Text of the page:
Following Richard Bright's observation, in 1827, of the direct association of albuminuria with pathological changes in the kidneys, the medical profession showed a natural tendency to regard the presence of albumin in the urine as a positive sign of nephritis. It was not long after Bright's discovery, however, that cases began to appear in which examination of the urine showed albumin to be present without any evidences of ill health in the patient and without the fatal outcome commonly associated with nephritis. Such observations have steadily increased in number, so that for some time past there has been an increasing tendency toward the belief that albumin in the urine is not necessarily an indication of serious pathological change in the kidney.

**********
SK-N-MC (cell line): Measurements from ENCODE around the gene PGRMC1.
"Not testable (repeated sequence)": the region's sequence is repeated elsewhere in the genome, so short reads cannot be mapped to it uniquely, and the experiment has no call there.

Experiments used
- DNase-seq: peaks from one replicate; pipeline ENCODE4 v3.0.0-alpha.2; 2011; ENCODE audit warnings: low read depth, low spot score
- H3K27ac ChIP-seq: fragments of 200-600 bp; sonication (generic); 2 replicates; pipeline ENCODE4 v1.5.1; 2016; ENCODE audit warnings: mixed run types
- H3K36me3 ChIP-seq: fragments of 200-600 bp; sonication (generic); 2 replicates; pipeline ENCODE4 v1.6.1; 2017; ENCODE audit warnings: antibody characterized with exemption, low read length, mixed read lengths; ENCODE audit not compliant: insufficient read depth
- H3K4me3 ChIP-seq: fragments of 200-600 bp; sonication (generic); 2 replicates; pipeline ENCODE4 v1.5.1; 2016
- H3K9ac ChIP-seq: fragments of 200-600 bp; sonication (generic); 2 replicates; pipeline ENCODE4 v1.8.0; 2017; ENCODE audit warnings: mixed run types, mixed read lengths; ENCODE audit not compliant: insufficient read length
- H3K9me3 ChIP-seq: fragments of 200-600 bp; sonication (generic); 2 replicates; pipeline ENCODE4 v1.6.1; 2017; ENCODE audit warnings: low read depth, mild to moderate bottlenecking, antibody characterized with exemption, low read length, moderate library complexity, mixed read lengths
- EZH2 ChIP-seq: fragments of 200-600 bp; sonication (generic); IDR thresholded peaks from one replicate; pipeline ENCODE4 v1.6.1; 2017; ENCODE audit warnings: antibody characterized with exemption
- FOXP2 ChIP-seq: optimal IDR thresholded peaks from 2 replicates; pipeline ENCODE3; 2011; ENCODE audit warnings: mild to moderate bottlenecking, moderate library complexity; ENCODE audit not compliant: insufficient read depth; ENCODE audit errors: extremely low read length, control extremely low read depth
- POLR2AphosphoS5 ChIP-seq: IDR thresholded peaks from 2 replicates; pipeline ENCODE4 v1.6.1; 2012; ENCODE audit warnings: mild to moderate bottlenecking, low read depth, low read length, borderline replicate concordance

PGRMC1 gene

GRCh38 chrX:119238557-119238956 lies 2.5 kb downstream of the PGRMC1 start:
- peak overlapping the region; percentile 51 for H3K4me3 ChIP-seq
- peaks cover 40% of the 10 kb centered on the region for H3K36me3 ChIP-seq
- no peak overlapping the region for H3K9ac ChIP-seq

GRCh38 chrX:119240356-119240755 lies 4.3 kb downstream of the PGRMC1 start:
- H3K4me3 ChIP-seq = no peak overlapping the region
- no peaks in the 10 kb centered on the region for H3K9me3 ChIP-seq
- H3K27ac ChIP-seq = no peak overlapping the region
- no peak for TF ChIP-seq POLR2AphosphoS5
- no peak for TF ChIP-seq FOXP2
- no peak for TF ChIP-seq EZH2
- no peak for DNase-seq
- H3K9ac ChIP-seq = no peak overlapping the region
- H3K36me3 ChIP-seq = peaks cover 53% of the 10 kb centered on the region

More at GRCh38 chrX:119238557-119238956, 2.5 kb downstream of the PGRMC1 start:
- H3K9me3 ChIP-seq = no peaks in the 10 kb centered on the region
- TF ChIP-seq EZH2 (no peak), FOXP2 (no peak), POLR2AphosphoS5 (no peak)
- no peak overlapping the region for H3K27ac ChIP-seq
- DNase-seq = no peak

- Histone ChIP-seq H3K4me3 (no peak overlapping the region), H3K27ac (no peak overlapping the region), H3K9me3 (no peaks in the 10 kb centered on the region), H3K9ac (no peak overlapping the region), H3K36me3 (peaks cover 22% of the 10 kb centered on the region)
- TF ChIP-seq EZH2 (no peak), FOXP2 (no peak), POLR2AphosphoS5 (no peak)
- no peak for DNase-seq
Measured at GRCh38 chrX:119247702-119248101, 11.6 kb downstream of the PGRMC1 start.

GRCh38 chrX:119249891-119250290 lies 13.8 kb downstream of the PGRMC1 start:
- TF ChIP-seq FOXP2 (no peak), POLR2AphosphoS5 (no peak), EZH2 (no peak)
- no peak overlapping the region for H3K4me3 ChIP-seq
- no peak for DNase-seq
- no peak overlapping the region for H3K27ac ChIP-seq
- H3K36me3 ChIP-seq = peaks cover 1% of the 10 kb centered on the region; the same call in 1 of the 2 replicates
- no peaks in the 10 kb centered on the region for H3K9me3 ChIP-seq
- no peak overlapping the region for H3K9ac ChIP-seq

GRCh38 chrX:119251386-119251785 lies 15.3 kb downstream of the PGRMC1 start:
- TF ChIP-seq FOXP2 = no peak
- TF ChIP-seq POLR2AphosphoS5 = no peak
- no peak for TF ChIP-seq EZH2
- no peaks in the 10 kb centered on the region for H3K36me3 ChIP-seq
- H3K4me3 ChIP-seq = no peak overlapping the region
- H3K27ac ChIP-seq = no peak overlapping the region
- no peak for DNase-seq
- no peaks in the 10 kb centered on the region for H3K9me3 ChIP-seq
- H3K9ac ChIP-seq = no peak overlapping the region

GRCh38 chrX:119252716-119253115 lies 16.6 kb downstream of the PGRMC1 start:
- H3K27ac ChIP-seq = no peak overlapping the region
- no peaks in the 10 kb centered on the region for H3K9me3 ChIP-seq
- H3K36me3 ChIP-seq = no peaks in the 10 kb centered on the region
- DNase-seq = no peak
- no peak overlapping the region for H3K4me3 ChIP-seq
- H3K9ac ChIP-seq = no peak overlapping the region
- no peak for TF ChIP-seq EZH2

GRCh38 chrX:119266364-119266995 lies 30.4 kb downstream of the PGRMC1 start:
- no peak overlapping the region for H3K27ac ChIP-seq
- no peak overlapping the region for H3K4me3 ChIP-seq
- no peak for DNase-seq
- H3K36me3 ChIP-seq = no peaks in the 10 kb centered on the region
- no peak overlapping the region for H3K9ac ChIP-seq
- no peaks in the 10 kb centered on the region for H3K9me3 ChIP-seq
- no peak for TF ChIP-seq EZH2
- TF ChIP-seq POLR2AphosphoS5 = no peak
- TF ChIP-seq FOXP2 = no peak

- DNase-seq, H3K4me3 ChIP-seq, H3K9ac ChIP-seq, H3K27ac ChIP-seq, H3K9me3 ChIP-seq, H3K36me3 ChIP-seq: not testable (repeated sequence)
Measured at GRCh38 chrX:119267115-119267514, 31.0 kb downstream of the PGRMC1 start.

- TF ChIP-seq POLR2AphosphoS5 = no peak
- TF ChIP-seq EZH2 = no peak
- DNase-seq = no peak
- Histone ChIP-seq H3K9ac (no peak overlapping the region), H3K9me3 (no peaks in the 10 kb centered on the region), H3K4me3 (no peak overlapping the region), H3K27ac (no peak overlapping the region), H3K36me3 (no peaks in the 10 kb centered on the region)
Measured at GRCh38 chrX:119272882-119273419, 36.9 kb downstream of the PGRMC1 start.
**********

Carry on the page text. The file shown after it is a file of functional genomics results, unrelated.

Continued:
This tendency to regard the presence of albumin as of not very serious moment has led to the adoption of numerous terms to define the
HOOKER DR. POSTURAL OR ORTHOSTATIC ALBUMINURIA: A CRITICAL SUMMARY OF THE LITERATURE. Arch Intern Med (Chic). 1910;V(5):491–509. doi:10.1001/archinte.1910.00050270045005
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